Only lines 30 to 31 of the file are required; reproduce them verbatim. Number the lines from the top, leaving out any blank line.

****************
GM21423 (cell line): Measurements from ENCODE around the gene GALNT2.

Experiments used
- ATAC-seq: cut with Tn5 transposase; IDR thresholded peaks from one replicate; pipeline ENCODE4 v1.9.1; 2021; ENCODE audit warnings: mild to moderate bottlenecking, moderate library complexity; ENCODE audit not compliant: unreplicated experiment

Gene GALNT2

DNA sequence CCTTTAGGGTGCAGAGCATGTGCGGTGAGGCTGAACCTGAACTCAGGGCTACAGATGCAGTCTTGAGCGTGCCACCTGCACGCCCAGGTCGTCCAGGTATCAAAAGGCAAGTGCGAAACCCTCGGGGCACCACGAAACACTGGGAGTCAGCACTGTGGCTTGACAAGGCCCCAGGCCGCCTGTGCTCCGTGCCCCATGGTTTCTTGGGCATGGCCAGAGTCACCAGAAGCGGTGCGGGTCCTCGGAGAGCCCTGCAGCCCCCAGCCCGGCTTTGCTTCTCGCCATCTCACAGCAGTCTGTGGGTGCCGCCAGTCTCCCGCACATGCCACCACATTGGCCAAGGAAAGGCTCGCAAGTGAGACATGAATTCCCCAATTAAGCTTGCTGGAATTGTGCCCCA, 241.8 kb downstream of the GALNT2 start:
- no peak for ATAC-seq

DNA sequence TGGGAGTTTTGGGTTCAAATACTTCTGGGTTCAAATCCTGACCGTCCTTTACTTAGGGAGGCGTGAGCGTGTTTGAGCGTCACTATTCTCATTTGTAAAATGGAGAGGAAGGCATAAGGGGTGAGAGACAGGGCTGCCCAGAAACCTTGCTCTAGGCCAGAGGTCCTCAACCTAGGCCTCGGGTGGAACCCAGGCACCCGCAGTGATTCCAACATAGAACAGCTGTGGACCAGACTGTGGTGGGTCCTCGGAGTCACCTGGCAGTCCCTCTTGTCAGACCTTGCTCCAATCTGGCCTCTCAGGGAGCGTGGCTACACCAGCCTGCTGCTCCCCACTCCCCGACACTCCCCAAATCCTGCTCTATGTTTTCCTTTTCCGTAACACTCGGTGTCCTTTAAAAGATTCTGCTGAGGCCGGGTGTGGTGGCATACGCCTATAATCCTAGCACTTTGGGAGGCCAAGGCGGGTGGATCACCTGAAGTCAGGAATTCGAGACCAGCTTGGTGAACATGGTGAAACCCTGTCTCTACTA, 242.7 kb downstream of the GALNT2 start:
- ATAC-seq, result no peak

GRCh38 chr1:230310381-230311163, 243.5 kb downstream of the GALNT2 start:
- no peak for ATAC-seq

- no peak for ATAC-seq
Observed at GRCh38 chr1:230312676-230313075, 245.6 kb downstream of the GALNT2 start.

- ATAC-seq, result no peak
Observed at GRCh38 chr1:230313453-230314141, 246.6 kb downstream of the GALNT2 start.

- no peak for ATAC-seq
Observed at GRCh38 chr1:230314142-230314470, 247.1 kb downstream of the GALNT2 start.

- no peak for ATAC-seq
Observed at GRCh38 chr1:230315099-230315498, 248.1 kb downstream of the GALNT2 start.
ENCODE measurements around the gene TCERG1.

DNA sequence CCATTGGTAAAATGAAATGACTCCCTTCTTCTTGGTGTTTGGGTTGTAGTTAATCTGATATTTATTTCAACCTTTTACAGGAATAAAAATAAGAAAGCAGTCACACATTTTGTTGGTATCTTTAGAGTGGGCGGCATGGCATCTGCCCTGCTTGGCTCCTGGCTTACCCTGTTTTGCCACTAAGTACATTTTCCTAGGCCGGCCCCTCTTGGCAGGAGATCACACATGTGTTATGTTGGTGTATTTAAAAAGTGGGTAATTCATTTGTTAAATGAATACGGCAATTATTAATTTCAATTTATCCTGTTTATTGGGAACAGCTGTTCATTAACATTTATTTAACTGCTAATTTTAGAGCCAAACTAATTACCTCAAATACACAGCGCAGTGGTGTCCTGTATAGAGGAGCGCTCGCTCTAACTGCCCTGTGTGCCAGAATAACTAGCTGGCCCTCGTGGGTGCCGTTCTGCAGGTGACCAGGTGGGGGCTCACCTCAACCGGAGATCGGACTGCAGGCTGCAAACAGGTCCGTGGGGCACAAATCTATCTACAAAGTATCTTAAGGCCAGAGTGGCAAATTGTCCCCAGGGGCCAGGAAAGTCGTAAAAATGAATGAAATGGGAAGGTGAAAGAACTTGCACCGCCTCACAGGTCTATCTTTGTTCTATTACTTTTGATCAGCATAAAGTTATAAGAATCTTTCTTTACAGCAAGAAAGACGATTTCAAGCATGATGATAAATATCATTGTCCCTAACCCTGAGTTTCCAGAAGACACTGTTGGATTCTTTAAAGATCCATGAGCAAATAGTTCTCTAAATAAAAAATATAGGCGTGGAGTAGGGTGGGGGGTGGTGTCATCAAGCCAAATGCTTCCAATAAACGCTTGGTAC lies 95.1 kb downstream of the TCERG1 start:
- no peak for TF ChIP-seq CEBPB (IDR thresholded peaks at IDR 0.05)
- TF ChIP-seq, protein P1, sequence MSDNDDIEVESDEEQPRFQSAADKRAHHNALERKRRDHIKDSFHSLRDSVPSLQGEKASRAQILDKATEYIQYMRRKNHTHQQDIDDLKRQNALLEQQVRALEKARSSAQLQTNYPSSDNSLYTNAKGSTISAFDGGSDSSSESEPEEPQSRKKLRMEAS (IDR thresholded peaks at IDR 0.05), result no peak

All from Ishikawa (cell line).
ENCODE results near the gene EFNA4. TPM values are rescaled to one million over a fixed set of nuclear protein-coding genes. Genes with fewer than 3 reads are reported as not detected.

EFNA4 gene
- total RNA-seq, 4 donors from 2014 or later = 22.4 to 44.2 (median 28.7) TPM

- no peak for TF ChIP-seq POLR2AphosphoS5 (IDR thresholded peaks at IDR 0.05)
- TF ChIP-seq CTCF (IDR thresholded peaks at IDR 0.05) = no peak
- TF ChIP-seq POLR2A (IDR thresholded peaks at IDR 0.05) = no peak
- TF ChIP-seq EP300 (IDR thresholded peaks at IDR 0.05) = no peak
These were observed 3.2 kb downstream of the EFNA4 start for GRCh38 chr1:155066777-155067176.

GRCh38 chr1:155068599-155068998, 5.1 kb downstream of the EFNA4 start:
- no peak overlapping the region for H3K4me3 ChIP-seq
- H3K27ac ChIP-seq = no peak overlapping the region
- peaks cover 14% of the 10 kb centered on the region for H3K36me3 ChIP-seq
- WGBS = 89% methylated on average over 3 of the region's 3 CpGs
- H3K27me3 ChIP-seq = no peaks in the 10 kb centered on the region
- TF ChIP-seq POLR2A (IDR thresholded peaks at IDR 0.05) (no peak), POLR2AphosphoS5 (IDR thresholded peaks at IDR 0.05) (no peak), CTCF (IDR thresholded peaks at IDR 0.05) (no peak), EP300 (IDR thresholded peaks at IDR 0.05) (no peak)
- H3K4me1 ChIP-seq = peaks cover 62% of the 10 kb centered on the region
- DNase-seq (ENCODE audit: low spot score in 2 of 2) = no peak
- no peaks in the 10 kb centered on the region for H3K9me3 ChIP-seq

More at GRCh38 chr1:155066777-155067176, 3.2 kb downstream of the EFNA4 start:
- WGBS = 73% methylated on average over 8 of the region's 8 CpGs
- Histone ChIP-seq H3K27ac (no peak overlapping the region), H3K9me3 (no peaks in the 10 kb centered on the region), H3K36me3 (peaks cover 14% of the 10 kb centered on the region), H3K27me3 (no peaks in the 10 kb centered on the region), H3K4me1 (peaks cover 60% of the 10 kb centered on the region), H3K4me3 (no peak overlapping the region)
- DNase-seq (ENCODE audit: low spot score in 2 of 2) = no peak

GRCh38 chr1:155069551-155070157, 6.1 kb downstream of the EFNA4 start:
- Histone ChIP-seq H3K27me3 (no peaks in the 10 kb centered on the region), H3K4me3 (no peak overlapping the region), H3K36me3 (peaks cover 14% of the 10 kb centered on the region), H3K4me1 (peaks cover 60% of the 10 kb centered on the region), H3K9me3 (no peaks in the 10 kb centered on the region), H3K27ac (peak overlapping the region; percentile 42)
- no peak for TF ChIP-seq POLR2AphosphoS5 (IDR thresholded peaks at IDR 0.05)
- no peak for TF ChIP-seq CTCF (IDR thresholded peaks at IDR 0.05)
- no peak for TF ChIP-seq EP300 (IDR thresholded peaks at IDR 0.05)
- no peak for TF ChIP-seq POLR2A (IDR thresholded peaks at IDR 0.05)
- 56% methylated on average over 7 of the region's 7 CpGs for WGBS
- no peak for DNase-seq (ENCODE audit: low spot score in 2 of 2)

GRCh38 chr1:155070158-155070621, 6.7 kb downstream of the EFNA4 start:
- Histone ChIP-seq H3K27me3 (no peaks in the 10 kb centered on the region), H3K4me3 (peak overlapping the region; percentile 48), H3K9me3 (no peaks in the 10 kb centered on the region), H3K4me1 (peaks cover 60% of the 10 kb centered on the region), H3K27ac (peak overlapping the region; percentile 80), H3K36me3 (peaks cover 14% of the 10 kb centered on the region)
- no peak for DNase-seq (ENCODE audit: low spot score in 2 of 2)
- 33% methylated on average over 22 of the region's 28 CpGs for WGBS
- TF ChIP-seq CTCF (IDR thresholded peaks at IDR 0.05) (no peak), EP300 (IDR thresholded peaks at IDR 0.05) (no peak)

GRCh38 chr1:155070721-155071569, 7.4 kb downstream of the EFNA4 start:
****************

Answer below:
- TF ChIP-seq EP300 (IDR thresholded peaks at IDR 0.05) = no peak
These were observed 3.2 kb downstream of the EFNA4 start for GRCh38 chr1:155066777-155067176.